Sanshiro Sugata (1943)

18 12 2012

Kurosawa’s surprisingly inventive debut seems to have been buried beneath the power of the director’s legendary oeuvre. It’s not perfect by any means, but it is a more than competent first film, showcasing the director’s appreciation of genre cinema. His influences are obvious, but it’s safe to say that Ford and Walsh never choose something as deliberately stylish as this. The performances aren’t fantastic (though I did watch this after a heavy dosage of Naruse) but they service the film, which is arguably driven by Kurosawa’s virtuoso technical talents. It’s too short yet also not as economic as the works it was inspired by, but it’s perfectly enjoyable action film.


The titular character arrives in town, with little exposition. He’s there to learn judo, but his stubborn and childish behavior make him an unlikely student of the art. His teacher, Yano, initially refuses to take him in, but Sanshiro’s hard-headed attitude eventually wins out. He turns out to be a wonderful student, and his progress becomes evident when he accidentally kills an opponent in a tournament. He’s quickly mythologized, but his focus shifts to Sayo, who he finds out is the daughter of his next opponent, Hansuke, a celebrated teacher of jujitsu. Sayo’s affections are also desired by Higaki, who requests a fight with Sanshiro in the mountains.


The story seems to be a little complicated, though it flows with much ease in Kurosawa’s hands. This is sort of problem, in all honesty, because the character development isn’t handled all that well. It’s worth noting that 17 minutes are missing from the current preferred cut of the film, but I don’t think any footage could flesh out the simplistic characterization of Sanshiro when we are first introduced to him. He is stupid and impulsive, traits that manifest in fantastic sequence in which he runs around a city looking for anyone willing to participate in the fight. The sequence is staged beautifully, with a symmetrically composed shot of an alley way cut juxtaposed with a complete 180 reverse shot. This is a simplified description but it’s a bit like if Ozu was an action director and had a dolly.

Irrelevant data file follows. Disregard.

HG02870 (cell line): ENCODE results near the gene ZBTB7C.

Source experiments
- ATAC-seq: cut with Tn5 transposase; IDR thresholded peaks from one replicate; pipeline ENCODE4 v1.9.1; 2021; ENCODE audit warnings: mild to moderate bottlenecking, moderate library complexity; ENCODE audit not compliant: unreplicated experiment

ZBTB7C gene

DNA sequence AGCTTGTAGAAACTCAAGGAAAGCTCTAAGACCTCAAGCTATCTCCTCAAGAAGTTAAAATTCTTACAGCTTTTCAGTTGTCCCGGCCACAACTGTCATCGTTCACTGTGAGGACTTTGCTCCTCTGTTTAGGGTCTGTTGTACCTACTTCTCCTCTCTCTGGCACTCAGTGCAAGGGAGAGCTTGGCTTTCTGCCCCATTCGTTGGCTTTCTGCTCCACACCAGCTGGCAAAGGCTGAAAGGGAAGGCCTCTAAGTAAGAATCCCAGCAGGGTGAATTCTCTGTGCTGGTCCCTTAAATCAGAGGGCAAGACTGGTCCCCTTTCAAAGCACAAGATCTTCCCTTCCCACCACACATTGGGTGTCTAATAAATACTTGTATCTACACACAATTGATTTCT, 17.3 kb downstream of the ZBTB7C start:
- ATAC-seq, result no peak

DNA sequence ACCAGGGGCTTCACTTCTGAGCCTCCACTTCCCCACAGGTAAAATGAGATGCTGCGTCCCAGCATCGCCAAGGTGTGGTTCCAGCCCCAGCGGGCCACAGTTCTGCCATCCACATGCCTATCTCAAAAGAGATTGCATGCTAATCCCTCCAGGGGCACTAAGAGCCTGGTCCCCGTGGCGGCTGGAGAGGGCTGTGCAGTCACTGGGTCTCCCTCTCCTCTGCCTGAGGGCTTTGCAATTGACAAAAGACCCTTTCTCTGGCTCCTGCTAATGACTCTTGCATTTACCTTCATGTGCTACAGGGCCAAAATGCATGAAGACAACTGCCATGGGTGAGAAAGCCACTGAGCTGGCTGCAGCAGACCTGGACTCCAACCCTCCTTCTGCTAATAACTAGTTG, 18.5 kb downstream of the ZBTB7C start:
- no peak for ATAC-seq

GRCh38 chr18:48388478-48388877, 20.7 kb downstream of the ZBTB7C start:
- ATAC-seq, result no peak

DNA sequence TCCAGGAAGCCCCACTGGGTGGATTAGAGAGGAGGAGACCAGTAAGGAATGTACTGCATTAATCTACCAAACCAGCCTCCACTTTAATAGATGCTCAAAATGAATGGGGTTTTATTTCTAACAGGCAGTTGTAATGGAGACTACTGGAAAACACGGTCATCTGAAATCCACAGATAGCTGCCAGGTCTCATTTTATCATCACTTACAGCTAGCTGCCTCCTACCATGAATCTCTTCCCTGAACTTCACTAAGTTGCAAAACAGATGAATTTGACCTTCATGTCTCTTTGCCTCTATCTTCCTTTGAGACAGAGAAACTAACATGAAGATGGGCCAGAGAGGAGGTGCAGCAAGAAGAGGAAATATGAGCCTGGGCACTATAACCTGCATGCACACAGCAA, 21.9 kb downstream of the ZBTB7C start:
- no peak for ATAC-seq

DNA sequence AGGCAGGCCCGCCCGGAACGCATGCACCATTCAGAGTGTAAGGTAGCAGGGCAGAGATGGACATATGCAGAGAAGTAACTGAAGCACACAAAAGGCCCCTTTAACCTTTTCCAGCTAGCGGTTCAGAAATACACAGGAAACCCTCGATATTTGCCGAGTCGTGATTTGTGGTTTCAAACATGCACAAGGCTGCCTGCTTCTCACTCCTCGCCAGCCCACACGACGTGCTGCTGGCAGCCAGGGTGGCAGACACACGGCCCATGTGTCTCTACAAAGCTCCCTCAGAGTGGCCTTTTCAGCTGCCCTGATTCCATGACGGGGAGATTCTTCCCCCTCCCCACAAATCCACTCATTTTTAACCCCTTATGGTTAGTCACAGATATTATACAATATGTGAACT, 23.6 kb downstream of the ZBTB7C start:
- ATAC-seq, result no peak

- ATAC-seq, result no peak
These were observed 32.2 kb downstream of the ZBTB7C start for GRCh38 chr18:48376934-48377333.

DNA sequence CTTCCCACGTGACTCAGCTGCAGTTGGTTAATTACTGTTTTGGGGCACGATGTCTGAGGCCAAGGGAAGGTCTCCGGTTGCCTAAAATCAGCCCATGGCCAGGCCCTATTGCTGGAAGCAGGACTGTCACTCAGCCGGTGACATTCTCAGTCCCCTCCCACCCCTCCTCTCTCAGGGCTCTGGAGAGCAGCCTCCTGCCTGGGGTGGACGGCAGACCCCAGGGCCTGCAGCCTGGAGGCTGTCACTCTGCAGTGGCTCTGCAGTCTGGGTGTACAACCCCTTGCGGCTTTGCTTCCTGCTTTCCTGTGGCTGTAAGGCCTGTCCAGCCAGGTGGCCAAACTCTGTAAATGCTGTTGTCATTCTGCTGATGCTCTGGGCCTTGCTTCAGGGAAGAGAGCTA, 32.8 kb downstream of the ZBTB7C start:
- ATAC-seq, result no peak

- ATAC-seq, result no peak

The previously described scene encapsulates Kurosawa’s debut, and to me, it’s somewhat representative of even his most celebrated work. The characters are put together in a clunky fashion, and resemble cartoons, but they are composed in an excellent way. It’s truly a shame that Kurosawa’s career started with the circumstances of the war. His vision was obviously edited to fit the government’s wishes (as it was here) or his talents were used to make pure propaganda, which is the case with his second film, The Most Beautiful. I say this because there’s an exciting energy here that one frequently finds in a filmmaker’s early years.


On the other hand, Kurosawa would have plenty of breaks throughout his career. His success was and is completely unexpected and far outside of the realm that anyone in Japan at the time could have envisioned. It’s often explained that Kurosawa’s international success may have been a contribution of his passion for western culture. This isn’t exactly correct as his biggest influences, Ford and Renoir, were crucial influences to earlier Japanese filmmakers. Kurosawa’s enormous success might have been in his distinct iconography, which of course categorizes him as a genre filmmaker. An effort like this is more in tune with the genre giants of Hollywood at the time than his later, more celebrated films. It’s an impressive and entertaining debut, a smaller scale sample of what was to come.